Dec. 19 2005
Washington, DC — The 2005 Monitoring the Future Survey released today by the National Institute on Drug Abuse sounds a clear warning to state and federal elected officials: Our nation's progress in reducing youth smoking is at risk unless they take more aggressive action to prevent kids from smoking and curb tobacco marketing. While youth smoking rates have declined significantly since peaking in the mid-1990s, the survey finds that over the past two years this progress has slowed considerably and may even have stalled. Over the past year, the survey found no statistically significant change in past-month smoking rates among eighth, tenth or twelfth graders, and youth smoking rates remain unacceptably high as more than 23 percent of high school seniors still smoke. This apparent stalling of progress is troubling news for our nation's health and appears to be a direct result of the fact that states have cut funding for tobacco prevention programs by more than a quarter since 2002, while tobacco companies have increased their marketing to record levels.
The new survey should be a wakeup call to elected leaders that we cannot take progress in reducing youth smoking for granted and must redouble efforts to implement proven measures to reduce tobacco use. At the state level, these include tobacco tax increases, increased funding for programs to prevent kids from smoking and help smokers quit, and smoke-free workplaces and public places. In addition, Congress must pass legislation granting the U.S. Food and Drug Administration authority over tobacco products, including the authority to crack down on marketing that impacts kids. The Justice Department should also stand firm against a weak settlement of its lawsuit against the tobacco companies, which holds great potential to stop price discounts and other forms of marketing that impact kids.
The good news in today's survey is that smoking rates have declined by 56 percent among eighth graders, 51 percent among tenth graders and 36 percent among twelfth graders since peaking in 1996 and 1997. However, the bulk of this decline occurred before 2003. From 2004 to 2005, the survey found no statistically significant change in smoking rates for any of the grade levels, although rates declined slightly for tenth and twelfth graders. The lack of decline among eighth graders is especially troubling because, as the University of Michigan researchers who conducted the survey note, eighth graders have been the bellwethers of smoking trends among teens. It is also troubling that the survey found a leveling off in the perceived risk and disapproval of smoking among some grades and a small, although not statistically significant, increase in smokeless tobacco use among tenth and twelfth graders from 2004 to 2005.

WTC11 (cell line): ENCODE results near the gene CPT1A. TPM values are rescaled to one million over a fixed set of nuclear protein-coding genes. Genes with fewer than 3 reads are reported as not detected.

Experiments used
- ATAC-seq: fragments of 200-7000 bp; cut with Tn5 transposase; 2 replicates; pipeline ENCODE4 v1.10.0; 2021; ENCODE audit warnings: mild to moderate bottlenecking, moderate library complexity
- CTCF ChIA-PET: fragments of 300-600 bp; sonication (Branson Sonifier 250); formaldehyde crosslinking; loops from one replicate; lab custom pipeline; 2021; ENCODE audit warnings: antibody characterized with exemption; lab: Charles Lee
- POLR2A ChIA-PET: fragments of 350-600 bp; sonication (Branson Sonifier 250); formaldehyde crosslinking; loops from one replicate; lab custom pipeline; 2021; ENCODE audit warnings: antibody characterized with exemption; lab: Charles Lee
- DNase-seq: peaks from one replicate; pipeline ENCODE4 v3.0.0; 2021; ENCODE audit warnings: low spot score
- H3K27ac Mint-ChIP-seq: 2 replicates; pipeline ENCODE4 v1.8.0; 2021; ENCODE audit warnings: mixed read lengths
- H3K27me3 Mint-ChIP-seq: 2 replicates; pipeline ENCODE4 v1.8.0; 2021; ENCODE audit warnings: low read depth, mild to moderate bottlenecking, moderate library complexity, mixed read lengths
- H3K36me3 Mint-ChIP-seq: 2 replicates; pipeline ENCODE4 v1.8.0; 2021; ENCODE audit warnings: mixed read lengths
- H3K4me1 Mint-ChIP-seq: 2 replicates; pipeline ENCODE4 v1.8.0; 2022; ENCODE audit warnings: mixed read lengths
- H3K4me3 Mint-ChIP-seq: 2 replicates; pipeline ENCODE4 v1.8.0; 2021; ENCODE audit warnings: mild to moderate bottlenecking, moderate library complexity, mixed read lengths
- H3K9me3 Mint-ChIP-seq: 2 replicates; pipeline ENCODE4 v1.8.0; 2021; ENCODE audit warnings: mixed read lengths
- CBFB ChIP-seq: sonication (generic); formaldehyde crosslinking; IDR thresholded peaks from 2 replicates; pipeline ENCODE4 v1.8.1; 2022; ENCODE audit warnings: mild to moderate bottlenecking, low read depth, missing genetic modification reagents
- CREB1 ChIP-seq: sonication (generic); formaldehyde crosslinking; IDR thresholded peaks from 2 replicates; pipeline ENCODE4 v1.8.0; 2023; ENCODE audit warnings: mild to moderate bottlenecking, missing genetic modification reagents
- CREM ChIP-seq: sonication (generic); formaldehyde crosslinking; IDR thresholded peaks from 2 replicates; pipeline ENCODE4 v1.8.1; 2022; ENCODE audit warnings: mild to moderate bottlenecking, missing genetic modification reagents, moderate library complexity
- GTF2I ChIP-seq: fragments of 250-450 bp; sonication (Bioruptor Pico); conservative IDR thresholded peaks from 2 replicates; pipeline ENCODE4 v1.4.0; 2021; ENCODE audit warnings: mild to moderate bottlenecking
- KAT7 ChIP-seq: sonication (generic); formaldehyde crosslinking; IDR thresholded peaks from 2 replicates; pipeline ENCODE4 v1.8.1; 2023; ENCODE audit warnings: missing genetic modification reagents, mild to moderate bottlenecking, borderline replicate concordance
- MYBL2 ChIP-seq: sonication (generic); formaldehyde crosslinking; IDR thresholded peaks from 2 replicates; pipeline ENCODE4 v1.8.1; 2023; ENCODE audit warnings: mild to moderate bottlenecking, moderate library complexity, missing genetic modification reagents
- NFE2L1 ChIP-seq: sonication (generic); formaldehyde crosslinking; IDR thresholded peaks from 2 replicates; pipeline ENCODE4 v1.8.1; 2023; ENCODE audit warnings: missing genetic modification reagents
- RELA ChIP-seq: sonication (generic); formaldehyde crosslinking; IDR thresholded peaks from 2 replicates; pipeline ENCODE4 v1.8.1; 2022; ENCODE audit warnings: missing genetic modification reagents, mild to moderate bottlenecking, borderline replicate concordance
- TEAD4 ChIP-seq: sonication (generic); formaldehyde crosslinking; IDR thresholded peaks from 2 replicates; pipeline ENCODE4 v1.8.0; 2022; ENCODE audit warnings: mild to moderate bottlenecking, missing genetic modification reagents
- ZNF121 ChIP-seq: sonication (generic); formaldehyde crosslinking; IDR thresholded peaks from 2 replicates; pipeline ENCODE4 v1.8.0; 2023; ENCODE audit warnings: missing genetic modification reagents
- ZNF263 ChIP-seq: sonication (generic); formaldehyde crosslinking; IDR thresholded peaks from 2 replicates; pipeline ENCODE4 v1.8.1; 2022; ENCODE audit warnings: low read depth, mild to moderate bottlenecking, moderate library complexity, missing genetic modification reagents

The last several years have seen two disturbing trends that have undermined efforts to reduce youth smoking: Deep cuts in state tobacco prevention funding and steep increases in tobacco marketing. From Fiscal Year 2002 to Fiscal Year 2006, states cut funding for tobacco prevention programs by 26.5 percent, or $199 million (total state tobacco prevention funding was cut from $749.7 million in FY2002 to $551 million in FY2006). Currently, only four states – Maine, Colorado, Delaware and Mississippi – fund tobacco prevention programs at minimum levels recommended by the Centers for Disease Control and Prevention, while 35 states and the District of Columbia are funding prevention programs at less than half the CDC minimum or providing no funding at all. At the national level, the American Legacy Foundation had to reduce its successful truth® anti-smoking media campaign because most of its funding under the 1998 state tobacco settlement ended after 2003. The effects of these cutbacks are reflected in the survey, which found a decline among all three grade levels in recalled exposure to anti-smoking advertising over the past two years.
In contrast, the tobacco companies are spending record amounts to market their deadly and addictive products. Since promising to curtail their marketing as part of the 1998 settlement, the tobacco companies have in fact increased cigarette marketing expenditures by 125 percent to a record $15.1 billion, or $41.5 million a day, in 2003, the most recent year for which the Federal Trade Commission has reported cigarette marketing expenditures (expenditures have gone up every year since the settlement and are almost certainly much higher today). The tobacco companies spend at least $28 to market tobacco products for every $1 states spend on tobacco prevention. Since the settlement, the companies have shifted the bulk of their marketing to price discounts, which have their greatest impact on youth (the most-price sensitive customers) and undermine state efforts to reduce youth smoking by increasing tobacco taxes.
As the dramatic declines in youth smoking since the mid-1990s have shown, we know what works to reduce youth smoking. What's missing is the political will to aggressively implement these proven solutions. Despite the progress of recent years, elected officials at all levels must redouble tobacco prevention efforts because tobacco use remains the nation's number one preventable cause of death, killing more than 400,000 people and costing the nation more than $180 billion in health care bills and lost productivity every year. The tobacco companies must be held accountable for their marketing practices that addict our children and result in so much disease and death. But elected officials must be held accountable as well for not stopping the industry's harmful practices and for failing to implement the solutions we know work to prevent kids from smoking and save lives.